Trump has “made a couple of good deals in his career, but he’s not regarded as a serious real estate investor,” Kaufman told me in an October 2020 interview for this story.

“People in real estate are afraid to do business with him because he and his family and his organization are not honest people,” he added, referring to, among other things, Trump’s reputation for not paying his contractors.

Trump’s good deals included the purchase of 40 Wall Street and the purchase and renovation of the Grand Hyatt Hotel on 42nd Street. But serial bankruptcies reveal his many failed ventures.

Everyday New Yorkers could see Trump wasn’t such a big deal just from walking around the city and seeing its buildings. Unlike other major New York real estate investors, such as Rudin and Tisch – whose family names grace hospitals, cultural institutions, schools and NYU’s School of the Arts – few buildings and cultural institutions bear the Trump name.

A genius brand-builder

As a young adult in Manhattan during the 1960s and 1970s, Donald Trump was not trying to “make it,” become rich or leave a mark on New York’s cultural or philanthropic communities.

Rather, Trump came from Queens to Manhattan to build up his name – what we would now call “brand” – and to have some fun. At that he was pretty successful.

For decades, the tabloids covered his wealth, romances and life on the city’s perpetual party circuit. The journalist Michael D'Antonio described Trump during these years, observing the time he spent at the fashionable Le Club.

“The whole point of Le Club was to be noticed as powerful or beautiful and to be photographed alongside a celebrity and thereby become one yourself,” he wrote.

Trump, here in his Greenwich, Conn. home in 1987, always had a unique decorative style. Joe McNally/Getty Images

As he was living the socialite life, Trump was also building a national image as a smart businessman and dealmaker who navigated the tough world of New York City real estate and finance. That story, as New Yorkers knew, was mostly spin – but Trump was so good at it that he spun it into a successful television show, “The Apprentice,” and then all the way to the White House.

Howard Rubenstein, a prominent New York public relations man, noted over a decade ago, “In my whole life, I have never met anybody who’s as brilliant as Donald is at building a brand … He’s an absolute genius at it.”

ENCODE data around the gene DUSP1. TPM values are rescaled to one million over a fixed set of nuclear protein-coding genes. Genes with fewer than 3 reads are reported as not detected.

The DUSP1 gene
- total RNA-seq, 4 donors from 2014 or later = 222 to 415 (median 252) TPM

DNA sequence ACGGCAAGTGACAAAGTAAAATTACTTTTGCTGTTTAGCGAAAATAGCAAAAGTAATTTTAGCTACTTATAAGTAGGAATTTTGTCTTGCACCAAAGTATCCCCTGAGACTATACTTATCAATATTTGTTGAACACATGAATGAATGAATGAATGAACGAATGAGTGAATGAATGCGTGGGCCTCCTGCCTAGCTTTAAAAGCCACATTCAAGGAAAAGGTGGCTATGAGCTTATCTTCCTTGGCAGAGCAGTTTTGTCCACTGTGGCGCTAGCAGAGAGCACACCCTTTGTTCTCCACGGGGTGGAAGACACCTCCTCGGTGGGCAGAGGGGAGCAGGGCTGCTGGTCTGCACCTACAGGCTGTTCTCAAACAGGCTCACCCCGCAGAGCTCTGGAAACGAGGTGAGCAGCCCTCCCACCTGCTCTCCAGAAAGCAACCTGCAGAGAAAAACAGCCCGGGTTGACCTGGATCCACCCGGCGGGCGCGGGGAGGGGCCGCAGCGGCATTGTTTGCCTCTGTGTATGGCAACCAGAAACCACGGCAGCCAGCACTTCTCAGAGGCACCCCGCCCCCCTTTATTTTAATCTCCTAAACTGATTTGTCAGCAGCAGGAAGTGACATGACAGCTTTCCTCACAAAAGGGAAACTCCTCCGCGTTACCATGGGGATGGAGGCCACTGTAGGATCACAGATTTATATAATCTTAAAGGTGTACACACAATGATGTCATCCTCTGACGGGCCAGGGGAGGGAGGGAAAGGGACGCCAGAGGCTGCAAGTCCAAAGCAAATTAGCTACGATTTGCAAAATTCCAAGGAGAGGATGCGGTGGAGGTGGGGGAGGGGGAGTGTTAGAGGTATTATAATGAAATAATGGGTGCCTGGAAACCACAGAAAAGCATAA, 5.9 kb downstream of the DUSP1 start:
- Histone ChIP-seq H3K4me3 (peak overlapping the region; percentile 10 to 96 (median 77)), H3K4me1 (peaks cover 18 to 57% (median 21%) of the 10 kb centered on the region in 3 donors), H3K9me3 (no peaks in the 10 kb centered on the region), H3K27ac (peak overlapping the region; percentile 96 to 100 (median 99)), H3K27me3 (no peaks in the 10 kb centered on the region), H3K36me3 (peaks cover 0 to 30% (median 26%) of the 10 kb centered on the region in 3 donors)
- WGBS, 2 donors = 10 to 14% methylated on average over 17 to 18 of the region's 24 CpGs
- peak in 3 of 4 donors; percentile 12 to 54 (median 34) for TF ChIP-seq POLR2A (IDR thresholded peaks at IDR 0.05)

Not a New York president

While Trump fit into New York’s generic urban wealth image, he was never part of the other New York, the one in which the majority of its roughly 9 million people live.

New York has long been a gateway to freedom and prosperity for millions of immigrants, their children and grandchildren. Yet President Trump campaigned on radically limiting immigration into the U.S., which may help explain why New York also voted against Trump by a margin of 4-1 in 2016.

As president he followed through on his immigration threats. He abandoned his hometown when it became the center of the U.S. coronavirus pandemic, simultaneously downplaying the severity of the outbreak while contemplating an “enforceable quarantine” of the New York metropolitan area.

Trump lived on Fifth Avenue in Manhattan but was never really accepted into New York high society. Spencer Platt/Getty Images

Some would-be New York tycoons grow up in a diverse multilingual neighborhood and walk the gritty streets trying to get their start in business. Many love being around the city’s intellectual and cultural life, or are part of its old aristocracy.

Those are New York stories, but they are not Donald Trump’s story. He didn’t even enjoy his city’s variety of ethnic food, according to reporting on his diet.

Donald Trump was always a well-done steak guy in a bagels-and-lox, or slice-of-pizza, or arroz con pollo or soup dumplings town.

Lincoln has provided political and communications advice to numerous organizations including the Rockefeller Foundation, 1199/SEIU and other domestic NGOs. For several years, he worked as a political consultant managing and advising U.S. political campaigns, primarily in New York City.


Read the full article here.
This content was originally published by The Conversation. Original publishers retain all rights. It appears here for a limited time before automated archiving. By The Conversation